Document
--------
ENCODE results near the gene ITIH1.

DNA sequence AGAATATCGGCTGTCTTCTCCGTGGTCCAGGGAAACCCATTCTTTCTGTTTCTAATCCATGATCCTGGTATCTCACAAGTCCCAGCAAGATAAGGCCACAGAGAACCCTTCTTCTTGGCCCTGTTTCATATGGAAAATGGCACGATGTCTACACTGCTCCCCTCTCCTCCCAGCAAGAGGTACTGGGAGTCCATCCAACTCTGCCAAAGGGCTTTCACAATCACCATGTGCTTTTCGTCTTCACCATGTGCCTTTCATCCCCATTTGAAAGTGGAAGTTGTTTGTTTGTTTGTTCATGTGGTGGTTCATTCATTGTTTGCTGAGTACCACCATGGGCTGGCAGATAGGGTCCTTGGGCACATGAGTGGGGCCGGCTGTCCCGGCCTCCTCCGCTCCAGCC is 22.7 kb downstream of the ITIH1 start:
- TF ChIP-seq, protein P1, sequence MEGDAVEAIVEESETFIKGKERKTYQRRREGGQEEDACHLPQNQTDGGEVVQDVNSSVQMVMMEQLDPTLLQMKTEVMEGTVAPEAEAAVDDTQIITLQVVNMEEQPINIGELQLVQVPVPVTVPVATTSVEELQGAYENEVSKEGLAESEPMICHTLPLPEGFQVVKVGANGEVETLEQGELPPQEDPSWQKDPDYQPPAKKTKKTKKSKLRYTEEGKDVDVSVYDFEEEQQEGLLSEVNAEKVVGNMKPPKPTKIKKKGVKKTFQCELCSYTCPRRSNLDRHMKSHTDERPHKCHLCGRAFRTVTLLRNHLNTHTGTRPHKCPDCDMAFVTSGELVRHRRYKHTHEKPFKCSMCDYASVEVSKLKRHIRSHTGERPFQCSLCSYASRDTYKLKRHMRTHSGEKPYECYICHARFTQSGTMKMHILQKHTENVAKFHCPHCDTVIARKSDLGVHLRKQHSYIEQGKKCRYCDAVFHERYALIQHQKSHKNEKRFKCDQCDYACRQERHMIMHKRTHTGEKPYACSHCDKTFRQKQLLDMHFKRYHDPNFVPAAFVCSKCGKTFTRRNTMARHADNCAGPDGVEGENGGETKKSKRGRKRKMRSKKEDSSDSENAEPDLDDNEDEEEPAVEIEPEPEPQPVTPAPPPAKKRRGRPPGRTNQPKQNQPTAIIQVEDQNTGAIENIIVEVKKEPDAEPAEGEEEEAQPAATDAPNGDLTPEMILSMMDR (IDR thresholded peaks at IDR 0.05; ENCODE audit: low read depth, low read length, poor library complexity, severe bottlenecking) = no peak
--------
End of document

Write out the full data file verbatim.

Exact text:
ENCODE results near the gene ITIH1.

DNA sequence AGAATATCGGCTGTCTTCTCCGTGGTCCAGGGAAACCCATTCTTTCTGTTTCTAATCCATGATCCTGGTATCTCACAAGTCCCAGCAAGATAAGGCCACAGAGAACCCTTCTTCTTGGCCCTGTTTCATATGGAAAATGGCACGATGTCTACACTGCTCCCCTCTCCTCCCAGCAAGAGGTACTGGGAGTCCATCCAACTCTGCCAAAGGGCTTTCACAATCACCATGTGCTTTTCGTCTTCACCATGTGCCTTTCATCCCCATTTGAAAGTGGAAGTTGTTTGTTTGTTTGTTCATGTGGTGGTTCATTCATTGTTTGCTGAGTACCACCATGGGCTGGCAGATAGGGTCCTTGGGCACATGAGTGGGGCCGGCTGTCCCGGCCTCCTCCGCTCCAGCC is 22.7 kb downstream of the ITIH1 start:
- TF ChIP-seq, protein P1, sequence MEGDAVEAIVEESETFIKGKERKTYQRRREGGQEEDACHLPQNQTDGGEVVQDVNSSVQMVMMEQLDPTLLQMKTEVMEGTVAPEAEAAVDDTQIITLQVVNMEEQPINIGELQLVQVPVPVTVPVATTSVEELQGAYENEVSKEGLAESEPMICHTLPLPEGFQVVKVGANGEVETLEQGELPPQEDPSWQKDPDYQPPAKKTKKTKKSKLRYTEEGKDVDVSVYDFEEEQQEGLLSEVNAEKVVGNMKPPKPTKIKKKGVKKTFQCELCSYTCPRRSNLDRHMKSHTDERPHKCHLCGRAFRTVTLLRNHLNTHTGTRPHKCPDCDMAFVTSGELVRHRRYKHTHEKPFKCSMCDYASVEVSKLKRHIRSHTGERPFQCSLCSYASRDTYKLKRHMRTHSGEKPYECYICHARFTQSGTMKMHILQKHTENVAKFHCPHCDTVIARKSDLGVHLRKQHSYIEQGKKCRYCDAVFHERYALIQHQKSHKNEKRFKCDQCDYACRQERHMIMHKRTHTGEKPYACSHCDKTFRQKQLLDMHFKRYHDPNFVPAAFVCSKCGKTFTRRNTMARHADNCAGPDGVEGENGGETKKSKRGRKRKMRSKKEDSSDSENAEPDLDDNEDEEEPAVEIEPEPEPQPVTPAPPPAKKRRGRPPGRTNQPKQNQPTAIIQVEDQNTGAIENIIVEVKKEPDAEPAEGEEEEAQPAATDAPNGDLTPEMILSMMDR (IDR thresholded peaks at IDR 0.05; ENCODE audit: low read depth, low read length, poor library complexity, severe bottlenecking) = no peak